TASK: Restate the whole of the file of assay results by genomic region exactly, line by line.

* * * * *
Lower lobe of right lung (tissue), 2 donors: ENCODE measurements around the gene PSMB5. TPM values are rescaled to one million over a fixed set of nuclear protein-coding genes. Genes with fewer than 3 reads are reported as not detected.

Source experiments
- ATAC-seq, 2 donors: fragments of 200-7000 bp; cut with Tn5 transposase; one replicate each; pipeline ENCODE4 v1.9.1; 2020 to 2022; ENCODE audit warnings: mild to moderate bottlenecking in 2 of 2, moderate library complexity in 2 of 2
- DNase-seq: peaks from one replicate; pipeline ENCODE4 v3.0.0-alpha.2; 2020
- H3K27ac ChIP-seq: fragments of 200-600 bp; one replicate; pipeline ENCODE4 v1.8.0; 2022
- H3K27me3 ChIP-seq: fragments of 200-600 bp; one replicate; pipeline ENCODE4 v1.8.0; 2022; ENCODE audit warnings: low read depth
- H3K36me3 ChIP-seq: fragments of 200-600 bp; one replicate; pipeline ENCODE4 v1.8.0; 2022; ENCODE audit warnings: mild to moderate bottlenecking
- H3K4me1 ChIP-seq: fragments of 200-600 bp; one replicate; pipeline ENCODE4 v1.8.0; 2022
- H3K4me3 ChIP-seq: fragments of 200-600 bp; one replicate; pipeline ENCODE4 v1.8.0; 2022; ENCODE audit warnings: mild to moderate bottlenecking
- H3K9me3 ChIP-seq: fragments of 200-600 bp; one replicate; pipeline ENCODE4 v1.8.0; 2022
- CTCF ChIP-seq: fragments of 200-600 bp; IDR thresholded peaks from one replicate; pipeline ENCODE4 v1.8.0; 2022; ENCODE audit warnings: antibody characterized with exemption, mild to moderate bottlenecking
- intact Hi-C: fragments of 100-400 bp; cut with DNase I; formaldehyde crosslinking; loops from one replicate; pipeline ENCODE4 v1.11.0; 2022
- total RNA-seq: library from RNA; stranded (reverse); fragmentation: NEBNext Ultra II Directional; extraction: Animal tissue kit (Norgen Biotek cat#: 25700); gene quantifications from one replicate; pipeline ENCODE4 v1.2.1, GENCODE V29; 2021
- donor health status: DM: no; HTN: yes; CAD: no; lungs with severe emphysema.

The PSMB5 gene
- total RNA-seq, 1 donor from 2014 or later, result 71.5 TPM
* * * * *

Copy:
Lower lobe of right lung (tissue), 2 donors: ENCODE measurements around the gene PSMB5. TPM values are rescaled to one million over a fixed set of nuclear protein-coding genes. Genes with fewer than 3 reads are reported as not detected.

Source experiments
- ATAC-seq, 2 donors: fragments of 200-7000 bp; cut with Tn5 transposase; one replicate each; pipeline ENCODE4 v1.9.1; 2020 to 2022; ENCODE audit warnings: mild to moderate bottlenecking in 2 of 2, moderate library complexity in 2 of 2
- DNase-seq: peaks from one replicate; pipeline ENCODE4 v3.0.0-alpha.2; 2020
- H3K27ac ChIP-seq: fragments of 200-600 bp; one replicate; pipeline ENCODE4 v1.8.0; 2022
- H3K27me3 ChIP-seq: fragments of 200-600 bp; one replicate; pipeline ENCODE4 v1.8.0; 2022; ENCODE audit warnings: low read depth
- H3K36me3 ChIP-seq: fragments of 200-600 bp; one replicate; pipeline ENCODE4 v1.8.0; 2022; ENCODE audit warnings: mild to moderate bottlenecking
- H3K4me1 ChIP-seq: fragments of 200-600 bp; one replicate; pipeline ENCODE4 v1.8.0; 2022
- H3K4me3 ChIP-seq: fragments of 200-600 bp; one replicate; pipeline ENCODE4 v1.8.0; 2022; ENCODE audit warnings: mild to moderate bottlenecking
- H3K9me3 ChIP-seq: fragments of 200-600 bp; one replicate; pipeline ENCODE4 v1.8.0; 2022
- CTCF ChIP-seq: fragments of 200-600 bp; IDR thresholded peaks from one replicate; pipeline ENCODE4 v1.8.0; 2022; ENCODE audit warnings: antibody characterized with exemption, mild to moderate bottlenecking
- intact Hi-C: fragments of 100-400 bp; cut with DNase I; formaldehyde crosslinking; loops from one replicate; pipeline ENCODE4 v1.11.0; 2022
- total RNA-seq: library from RNA; stranded (reverse); fragmentation: NEBNext Ultra II Directional; extraction: Animal tissue kit (Norgen Biotek cat#: 25700); gene quantifications from one replicate; pipeline ENCODE4 v1.2.1, GENCODE V29; 2021
- donor health status: DM: no; HTN: yes; CAD: no; lungs with severe emphysema.

The PSMB5 gene
- total RNA-seq, 1 donor from 2014 or later, result 71.5 TPM